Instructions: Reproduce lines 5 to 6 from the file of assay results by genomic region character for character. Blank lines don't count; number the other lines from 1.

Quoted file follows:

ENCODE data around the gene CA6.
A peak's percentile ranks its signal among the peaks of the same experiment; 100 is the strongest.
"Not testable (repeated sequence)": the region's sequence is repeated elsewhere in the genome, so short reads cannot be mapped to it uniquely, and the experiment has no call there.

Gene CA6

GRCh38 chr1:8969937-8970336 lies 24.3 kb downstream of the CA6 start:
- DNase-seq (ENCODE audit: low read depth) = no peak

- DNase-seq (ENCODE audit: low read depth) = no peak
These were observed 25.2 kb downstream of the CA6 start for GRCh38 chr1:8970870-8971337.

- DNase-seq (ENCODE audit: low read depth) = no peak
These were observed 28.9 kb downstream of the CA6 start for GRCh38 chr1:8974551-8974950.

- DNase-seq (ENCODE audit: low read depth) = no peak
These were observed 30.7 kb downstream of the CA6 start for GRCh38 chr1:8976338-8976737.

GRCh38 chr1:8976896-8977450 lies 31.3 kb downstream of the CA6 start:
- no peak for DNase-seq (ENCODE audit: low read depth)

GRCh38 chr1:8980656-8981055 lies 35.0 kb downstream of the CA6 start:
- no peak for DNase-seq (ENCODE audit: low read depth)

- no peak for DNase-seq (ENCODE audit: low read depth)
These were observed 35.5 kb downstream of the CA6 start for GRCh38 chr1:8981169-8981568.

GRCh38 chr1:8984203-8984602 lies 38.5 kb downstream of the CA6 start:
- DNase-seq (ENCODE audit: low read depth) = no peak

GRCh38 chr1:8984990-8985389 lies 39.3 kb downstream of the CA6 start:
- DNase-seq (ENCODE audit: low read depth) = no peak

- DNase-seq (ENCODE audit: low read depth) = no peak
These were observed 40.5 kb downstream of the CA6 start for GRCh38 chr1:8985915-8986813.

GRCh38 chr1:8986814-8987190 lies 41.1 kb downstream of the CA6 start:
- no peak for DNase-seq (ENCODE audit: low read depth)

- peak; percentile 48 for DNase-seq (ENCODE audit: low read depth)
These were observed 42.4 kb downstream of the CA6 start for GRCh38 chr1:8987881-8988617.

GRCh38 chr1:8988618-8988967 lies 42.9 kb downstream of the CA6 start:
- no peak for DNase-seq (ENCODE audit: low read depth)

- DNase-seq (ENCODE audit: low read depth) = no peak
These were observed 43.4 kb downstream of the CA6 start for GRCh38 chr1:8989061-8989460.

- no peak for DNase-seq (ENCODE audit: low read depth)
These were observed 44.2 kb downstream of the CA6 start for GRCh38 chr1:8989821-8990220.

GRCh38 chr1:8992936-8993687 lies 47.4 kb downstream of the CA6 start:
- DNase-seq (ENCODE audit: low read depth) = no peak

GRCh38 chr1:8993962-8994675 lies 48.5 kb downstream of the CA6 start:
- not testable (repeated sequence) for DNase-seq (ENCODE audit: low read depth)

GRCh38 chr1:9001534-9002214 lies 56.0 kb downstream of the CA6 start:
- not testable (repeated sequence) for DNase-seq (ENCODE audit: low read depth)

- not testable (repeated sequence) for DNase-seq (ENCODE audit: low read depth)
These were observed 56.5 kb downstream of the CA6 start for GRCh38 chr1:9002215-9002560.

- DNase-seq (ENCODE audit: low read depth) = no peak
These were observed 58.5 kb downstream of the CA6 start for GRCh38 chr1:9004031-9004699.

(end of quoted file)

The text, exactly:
GRCh38 chr1:8969937-8970336 lies 24.3 kb downstream of the CA6 start:
- DNase-seq (ENCODE audit: low read depth) = no peak